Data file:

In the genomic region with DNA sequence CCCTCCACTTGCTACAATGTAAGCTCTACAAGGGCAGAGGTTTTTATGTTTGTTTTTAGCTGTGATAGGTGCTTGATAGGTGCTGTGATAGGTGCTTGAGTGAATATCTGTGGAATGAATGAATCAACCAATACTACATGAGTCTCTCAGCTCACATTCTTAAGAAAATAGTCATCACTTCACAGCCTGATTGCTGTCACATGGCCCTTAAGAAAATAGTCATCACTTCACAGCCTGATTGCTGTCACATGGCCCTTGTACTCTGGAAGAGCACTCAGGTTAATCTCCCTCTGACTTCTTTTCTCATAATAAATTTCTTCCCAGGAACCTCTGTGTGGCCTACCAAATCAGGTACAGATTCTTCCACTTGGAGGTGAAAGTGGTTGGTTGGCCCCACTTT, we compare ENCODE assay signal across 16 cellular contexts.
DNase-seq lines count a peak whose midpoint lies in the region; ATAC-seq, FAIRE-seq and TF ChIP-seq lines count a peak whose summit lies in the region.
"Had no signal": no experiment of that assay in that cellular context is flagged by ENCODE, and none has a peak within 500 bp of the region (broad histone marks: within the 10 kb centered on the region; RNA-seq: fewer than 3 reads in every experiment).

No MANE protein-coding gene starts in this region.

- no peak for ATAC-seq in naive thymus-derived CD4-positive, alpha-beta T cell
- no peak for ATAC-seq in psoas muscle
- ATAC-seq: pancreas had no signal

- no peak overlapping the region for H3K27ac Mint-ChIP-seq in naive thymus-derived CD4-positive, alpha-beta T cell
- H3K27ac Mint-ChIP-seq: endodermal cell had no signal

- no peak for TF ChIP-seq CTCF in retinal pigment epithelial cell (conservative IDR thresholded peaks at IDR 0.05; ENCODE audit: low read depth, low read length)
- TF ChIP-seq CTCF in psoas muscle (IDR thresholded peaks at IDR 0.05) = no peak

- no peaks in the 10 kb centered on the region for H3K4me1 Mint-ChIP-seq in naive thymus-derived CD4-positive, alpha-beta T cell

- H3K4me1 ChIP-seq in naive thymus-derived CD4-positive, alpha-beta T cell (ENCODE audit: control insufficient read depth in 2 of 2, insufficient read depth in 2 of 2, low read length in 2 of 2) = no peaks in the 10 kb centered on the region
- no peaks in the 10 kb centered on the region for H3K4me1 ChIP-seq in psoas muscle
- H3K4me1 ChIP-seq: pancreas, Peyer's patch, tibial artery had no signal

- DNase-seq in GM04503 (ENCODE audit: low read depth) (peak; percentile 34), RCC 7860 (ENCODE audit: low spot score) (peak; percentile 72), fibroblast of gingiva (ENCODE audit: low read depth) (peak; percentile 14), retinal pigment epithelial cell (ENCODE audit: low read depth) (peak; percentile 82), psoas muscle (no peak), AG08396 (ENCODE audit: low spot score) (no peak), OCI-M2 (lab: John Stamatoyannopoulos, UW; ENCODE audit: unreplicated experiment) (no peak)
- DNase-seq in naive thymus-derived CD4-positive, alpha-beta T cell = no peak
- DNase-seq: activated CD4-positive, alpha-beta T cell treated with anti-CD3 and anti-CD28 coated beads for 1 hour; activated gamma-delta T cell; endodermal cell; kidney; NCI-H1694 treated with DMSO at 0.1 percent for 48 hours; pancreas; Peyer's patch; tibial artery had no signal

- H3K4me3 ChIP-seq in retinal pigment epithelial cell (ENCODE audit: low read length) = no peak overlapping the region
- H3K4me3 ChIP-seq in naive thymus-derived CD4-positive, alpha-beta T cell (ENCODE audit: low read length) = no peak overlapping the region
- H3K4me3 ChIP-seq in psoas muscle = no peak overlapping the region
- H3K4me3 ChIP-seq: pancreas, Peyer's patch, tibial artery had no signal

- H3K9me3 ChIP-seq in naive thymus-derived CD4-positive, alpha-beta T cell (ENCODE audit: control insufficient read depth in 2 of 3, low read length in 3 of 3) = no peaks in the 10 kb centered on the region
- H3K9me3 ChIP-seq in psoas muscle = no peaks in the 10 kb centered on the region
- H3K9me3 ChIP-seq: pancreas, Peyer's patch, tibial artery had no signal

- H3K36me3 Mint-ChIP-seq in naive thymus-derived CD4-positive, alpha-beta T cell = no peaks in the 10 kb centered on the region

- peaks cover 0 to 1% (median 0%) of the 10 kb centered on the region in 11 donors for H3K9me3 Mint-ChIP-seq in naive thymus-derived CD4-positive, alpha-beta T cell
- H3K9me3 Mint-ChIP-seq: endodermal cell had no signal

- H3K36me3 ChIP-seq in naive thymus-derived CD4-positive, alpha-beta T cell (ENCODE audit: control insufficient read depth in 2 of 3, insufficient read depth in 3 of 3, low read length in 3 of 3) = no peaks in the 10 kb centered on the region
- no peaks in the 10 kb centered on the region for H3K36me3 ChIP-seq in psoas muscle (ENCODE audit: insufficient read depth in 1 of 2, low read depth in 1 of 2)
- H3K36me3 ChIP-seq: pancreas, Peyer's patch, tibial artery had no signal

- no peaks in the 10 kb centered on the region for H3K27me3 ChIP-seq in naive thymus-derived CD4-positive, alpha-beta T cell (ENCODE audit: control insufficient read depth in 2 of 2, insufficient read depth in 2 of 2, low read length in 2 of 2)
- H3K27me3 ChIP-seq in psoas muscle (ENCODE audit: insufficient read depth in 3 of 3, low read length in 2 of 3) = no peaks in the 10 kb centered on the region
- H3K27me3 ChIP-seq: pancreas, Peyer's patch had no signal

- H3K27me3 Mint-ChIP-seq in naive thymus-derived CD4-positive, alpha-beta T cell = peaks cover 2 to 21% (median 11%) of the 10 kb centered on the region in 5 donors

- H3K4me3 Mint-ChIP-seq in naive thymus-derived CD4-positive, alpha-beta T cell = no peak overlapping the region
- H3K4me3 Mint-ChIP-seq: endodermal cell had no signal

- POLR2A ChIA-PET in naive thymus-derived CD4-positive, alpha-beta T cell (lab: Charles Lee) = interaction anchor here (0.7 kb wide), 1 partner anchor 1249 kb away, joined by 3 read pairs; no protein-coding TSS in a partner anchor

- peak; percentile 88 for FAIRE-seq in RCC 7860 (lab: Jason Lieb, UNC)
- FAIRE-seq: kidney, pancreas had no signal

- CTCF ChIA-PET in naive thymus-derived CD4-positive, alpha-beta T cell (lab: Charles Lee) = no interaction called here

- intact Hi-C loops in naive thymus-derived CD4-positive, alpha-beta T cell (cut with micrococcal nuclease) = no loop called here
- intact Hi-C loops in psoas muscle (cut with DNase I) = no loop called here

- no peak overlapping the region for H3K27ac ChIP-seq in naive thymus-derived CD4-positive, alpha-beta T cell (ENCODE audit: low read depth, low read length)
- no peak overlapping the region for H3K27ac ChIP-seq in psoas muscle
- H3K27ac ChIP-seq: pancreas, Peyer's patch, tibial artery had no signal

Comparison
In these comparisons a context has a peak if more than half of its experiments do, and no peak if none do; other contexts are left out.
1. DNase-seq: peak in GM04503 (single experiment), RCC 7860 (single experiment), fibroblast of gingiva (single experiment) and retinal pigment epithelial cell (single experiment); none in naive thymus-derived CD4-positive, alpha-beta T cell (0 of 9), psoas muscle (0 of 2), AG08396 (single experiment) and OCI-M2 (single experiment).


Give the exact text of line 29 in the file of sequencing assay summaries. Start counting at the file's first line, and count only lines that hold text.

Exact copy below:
- H3K36me3 ChIP-seq in naive thymus-derived CD4-positive, alpha-beta T cell (ENCODE audit: control insufficient read depth in 2 of 3, insufficient read depth in 3 of 3, low read length in 3 of 3) = no peaks in the 10 kb centered on the region